The Ones Who Always Get Away
Handful of GOP Moderates Prove Elusive Targets
For Democrats, there are five elusive House Republicans who represent districts that 2004 presidential nominee Sen. John Kerry (D-Mass.) carried and President Barack Obama won by even larger margins last year.
Although the party has knocked off more than two dozen Republicans in Democratic-leaning districts over the past two election cycles, GOP Reps. Mike Castle (Del.), Mark Kirk (Ill.), Jim Gerlach (Pa.), Charlie Dent (Pa.) and Dave Reichert (Wash.) have survived — in some cases because the national party failed to find a promising candidate to run against them.
And with candidate recruitment season in full swing, some wonder whether the party’s opportunity has passed to pick up these Democratic districts, with the political environment presumably poised to swing back toward the GOP next year.
“In each of the districts … there are strong Democrats who could present a formidable challenge to the Republican incumbent,— said Jennifer Crider, a spokeswoman for the Democratic Congressional Campaign Committee.
Crider pointed to former Rep. Christopher Shays (R-Conn.), who won by minuscule margins in 2004 and 2006, and eventually lost to now-Rep. Jim Himes (D) last cycle. She said people thought Shays was an invincible Republican.
“We don’t buy into the notion that there are unbeatable’ Republicans,— Crider said.
But House Democrats are already searching to find the best candidates in these Democratic districts — so far with mixed success.
In Dent’s 15th district, Democrats have attempted to recruit Bethlehem Mayor John Callahan several times to run but with no success. Callahan reportedly turned down another request by Democrats to run in March, citing personal concerns.
Dent defeated Allentown Democratic Party Chairwoman Sam Bennett last cycle with 59 percent of the vote in a district that Obama won with 56 percent of the vote.
This week, transportation consultant Scott Spencer (D) announced his intention to challenge Castle in 2010 and said he would soon campaign around the state by train. But national Democrats would probably rather see former Lt. Gov. John Carney (D), who is contemplating the race, make a bid.
Democrats will likely look to state Sen. Andy Dinniman to run against Gerlach, who won re-election with 52 percent of the vote in 2008 against a little-known businessman. Dinniman, who is not term-limited in the state Senate, might be more inclined to run if Gerlach runs for governor. Local Democrats also talk about attorney Dan Wofford, who lost to Gerlach in a 2002 open-seat race, as a potential candidate.
Marketing consultant Dan Seals, the 2006 and 2008 Democratic nominee against Kirk in Illinois’ 10th district, has said he would be interested in running again if the seat becomes open. Kirk is contemplating a run for Senate. But even if Seals does not run in 2008, Illinois Democrats say there is no shortage of candidates in the northern Chicagoland district.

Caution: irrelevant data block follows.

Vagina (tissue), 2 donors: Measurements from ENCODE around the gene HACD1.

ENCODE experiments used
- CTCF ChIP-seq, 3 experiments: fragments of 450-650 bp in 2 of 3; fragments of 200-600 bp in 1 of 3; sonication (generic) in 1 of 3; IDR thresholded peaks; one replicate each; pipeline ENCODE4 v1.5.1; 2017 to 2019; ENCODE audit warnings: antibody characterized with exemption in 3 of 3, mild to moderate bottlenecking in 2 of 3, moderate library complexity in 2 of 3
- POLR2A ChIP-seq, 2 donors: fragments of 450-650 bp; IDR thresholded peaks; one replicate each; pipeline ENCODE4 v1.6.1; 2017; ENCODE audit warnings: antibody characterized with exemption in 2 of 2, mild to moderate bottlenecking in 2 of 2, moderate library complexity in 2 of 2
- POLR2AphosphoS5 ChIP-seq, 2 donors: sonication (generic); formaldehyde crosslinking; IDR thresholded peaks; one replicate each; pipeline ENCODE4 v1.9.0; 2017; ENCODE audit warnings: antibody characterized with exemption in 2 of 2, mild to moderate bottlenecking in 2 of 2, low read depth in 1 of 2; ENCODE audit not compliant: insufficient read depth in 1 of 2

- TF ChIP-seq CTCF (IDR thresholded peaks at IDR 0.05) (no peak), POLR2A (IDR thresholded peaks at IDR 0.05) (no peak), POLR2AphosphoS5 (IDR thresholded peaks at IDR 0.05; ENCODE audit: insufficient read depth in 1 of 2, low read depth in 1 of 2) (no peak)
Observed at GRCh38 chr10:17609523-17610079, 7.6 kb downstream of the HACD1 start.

Democrats’ nominee against Reichert in 2006 and 2008, former Microsoft Executive Darcy Burner, has said she will not run again for the seat and has taken a job in Washington, D.C. Another former Microsoft executive, Suzan DelBene, has announced she will run for the seat, but other local Democrats are expected to run as well.
National Republican Congressional Committee spokesman Paul Lindsay said the group is confident that its party’s Members would win re-election again, no matter who Democrats recruit to run against them.
“A lot has changed in these districts since 2004, but these Members have become as skilled at facing tough campaigns as they have at being effective advocates for their constituents,— Lindsay said. “That’s why they will continue to survive despite challenging political environments.—
The DCCC’s former political director from the 2008 cycle, Brian Smoot, chalked up the Gerlach and Dent victories in part to the party not finding the right candidate to run.
“I would say that in Gerlach and Dent’s districts, there hasn’t been a tier-one candidate to run, especially in the Pennsylvania 6th district,— said Smoot, who later added that Lois Murphy, the Democratic nominee against Gerlach in 2004 and 2006, was a top recruit and heavily backed by the DCCC.
Gerlach’s seat is especially promising for Democrats, given that the party continues to make gains in southeastern Pennsylvania. However, the key for Democrats will be finding someone who can afford to run in the Philadelphia media market — either a self-funding candidate or a Democrat with the ability to raise a great deal of money.
But in the cases of Castle, Gerlach and Kirk, Democrats’ best shots at the seats could be the 2010 cycle. Gerlach has opened an exploratory committee to run for governor, while Kirk and Castle are contemplating running for Senate.
“Potential candidates could make their decisions depending on what those candidates do,— Smoot said.
But in the past, potential candidates have not stepped up to the plate to run in those seats, despite the plethora of Democrats in local offices in Delaware, Illinois, Pennsylvania and Washington.
“You could blame the DCCC for not recruiting in these districts, but you could also probably fault the so-called bench candidates in these districts for not stepping up to the plate,— said Mark Nevins, a Democratic consultant based in Pennsylvania.
Nevins said the 2010 cycle will not necessarily be Democrats’ last chance to take these seats. At least in the case of Kirk and Gerlach, Democrats’ chances might only get better after redistricting occurs before the 2012 cycle.
“It is the last time you can run in these districts before redistricting, but I wouldn’t necessarily say it’s the last chance,’ per say,— Nevins said. “Some of these districts might get better after redistricting.—